sun 23/06/2024

CD: RM Hubbert - Telling the Trees | reviews, news & interviews

CD: RM Hubbert - Telling the Trees

CD: RM Hubbert - Telling the Trees

Award-winning Scottish artist forges new creative partnerships

Long-distance collaborations from RM Hubbert and friends on 'Telling the Trees'

In interviews, the Scottish songwriter RM Hubbert has described his new album as being the “mirror image” of his best-known work, the 2013 Scottish Album of the Year (SAY) Award-winning Thirteen Lost and Found.

Like that album, Telling the Trees is a series of collaborations with other artists and musicians – but, this time, rather than hole up in a studio with his friends and collaborators, the musician known as Hubby reached out to people whose work he admired with new acoustic compositions and let them create something new, at a distance, in their own time.

The process might have involved a leap of faith, but the result is a remarkably coherent – if spectacularly diverse – body of work that’s as much a peek into your new best friend’s record collection as it is a shiny disc with one man’s name on the cover. Underpinning it all, of course, is Hubby’s signature guitar, an instrument that provides both melody and rhythm from the way in which its master leans into the strings and taps on its wooden frame. But on these simple foundations, the co-writers and performers as well as long-suffering producer Paul Savage have built towers from spoken word and piano, out of love and longing and synthesisers – all while juxtaposing Helen Marnie’s fit-to-burst electropop with a haunted, stripped-back contribution from fellow SAY Award winner Kathryn Joseph and making it sound like the most natural thing in the world.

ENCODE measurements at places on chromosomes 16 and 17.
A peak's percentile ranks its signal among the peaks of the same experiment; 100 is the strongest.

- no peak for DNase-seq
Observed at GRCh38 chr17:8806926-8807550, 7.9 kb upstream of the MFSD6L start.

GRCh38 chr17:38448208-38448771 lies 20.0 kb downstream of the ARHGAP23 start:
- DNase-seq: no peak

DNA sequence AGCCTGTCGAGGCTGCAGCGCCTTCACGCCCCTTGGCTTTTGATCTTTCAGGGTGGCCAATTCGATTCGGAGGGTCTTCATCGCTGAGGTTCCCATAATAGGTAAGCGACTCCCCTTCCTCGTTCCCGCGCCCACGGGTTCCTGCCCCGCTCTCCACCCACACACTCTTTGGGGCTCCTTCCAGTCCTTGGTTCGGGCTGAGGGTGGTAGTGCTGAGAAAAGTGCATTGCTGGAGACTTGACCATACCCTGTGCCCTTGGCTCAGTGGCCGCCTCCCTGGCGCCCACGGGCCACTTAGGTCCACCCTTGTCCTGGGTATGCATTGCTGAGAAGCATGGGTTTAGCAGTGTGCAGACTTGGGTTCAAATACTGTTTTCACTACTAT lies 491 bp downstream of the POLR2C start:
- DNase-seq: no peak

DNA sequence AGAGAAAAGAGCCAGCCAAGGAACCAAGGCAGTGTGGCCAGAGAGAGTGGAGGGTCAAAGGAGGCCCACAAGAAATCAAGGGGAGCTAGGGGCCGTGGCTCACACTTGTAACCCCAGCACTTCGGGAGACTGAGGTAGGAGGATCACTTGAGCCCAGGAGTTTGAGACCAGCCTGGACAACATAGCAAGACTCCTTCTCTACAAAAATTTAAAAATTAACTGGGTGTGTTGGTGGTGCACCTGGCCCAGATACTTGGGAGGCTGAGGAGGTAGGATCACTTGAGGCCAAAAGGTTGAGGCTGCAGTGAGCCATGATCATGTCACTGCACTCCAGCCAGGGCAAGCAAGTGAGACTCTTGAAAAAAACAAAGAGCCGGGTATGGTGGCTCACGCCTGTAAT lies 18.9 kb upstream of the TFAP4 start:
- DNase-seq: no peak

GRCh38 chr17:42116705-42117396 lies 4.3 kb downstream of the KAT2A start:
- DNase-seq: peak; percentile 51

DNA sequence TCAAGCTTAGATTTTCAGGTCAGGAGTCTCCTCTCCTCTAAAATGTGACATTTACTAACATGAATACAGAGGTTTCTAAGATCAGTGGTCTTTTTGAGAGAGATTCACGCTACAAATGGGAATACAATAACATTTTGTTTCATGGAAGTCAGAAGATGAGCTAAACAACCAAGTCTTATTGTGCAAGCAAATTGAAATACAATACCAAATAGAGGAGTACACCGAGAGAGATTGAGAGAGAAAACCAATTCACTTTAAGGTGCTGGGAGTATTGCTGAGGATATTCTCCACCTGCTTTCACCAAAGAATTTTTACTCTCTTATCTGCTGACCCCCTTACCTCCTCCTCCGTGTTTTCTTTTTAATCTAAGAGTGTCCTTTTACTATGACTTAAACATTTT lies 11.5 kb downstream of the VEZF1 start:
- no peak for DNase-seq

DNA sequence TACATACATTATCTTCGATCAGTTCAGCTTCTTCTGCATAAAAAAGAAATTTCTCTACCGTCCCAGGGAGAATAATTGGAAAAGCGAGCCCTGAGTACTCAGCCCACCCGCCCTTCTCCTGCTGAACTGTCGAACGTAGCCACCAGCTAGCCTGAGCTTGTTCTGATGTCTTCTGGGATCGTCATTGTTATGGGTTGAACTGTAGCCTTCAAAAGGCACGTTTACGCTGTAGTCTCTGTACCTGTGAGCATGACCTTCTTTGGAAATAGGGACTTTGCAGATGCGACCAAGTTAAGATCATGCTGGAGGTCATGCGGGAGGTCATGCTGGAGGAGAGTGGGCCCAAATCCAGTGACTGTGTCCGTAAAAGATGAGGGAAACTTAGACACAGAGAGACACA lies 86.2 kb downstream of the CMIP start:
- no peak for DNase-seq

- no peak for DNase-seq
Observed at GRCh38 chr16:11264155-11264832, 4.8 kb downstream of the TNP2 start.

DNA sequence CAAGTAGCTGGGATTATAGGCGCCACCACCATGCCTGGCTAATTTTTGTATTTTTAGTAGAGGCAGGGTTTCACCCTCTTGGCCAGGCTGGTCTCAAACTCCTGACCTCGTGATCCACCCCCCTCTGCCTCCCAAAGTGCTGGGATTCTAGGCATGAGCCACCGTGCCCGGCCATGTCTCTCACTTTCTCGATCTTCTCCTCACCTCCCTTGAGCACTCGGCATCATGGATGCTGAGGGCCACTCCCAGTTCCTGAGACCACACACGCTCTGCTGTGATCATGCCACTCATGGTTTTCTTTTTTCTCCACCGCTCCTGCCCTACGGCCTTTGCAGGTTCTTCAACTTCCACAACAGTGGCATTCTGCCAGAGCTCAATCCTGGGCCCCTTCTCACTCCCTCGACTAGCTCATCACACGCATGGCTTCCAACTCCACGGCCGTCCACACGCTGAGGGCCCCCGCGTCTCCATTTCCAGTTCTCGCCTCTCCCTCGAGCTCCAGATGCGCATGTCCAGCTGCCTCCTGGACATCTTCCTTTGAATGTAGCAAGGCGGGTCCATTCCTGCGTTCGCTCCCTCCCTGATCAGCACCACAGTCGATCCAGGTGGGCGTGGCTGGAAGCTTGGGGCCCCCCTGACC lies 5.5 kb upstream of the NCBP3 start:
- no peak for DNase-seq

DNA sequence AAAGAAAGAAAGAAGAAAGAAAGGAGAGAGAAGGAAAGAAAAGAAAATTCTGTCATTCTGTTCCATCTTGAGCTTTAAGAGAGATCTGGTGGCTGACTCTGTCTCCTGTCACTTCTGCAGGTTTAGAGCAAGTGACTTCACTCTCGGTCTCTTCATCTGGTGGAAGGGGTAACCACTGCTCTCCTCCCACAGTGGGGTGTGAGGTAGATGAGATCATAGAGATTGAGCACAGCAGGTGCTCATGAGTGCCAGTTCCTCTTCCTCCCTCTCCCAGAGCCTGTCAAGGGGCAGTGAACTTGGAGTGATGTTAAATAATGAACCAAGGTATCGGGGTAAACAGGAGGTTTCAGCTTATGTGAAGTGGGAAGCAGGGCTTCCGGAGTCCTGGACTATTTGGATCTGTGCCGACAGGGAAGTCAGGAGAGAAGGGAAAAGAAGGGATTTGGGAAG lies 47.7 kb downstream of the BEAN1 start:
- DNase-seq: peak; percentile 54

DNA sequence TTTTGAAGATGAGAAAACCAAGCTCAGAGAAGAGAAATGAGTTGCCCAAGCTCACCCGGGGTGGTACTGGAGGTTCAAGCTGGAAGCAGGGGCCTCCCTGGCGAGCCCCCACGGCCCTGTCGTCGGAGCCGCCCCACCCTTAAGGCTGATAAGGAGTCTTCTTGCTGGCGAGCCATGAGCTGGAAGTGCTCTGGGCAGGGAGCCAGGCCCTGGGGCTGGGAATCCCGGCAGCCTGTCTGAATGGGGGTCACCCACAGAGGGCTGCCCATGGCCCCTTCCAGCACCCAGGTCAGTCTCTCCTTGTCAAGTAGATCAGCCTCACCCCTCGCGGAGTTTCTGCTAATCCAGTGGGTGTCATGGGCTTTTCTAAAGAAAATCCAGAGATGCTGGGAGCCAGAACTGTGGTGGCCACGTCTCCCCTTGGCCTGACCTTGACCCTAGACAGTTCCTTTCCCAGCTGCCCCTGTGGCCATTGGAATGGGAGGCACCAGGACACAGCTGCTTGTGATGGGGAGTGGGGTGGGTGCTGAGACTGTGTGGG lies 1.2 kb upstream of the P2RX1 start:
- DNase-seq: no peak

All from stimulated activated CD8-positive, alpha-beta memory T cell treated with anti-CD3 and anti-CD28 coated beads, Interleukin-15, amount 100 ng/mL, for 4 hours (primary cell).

The album opens with a short story performed by author Anneliese Mackintosh, otherworldly and all-consuming, intoned over frantic, plunging arpeggios which speed up as the piece reaches its climax. It’s like a minor-key version of “KAS”, a collaboration with classical musician Aby Vulliamy on viola which appears later on the album and – at least to these ears – similarly captures the giddiness and the glorious terror of new love. Elsewhere, the vocals of Karine Polwart provide a kind of serenity on the gorgeous “Yew Tree”; Sarah J Stanley adds a voice of honey and mesmerising, witchy beats to “Probably Will/Probably Do”; and Eleanor Friedberger brings a serene, transatlantic perspective to “Chelsea Midnight”.


The result is a remarkably coherent - if spectacularly diverse - body of work


Editor Rating: 
Average: 5 (1 vote)

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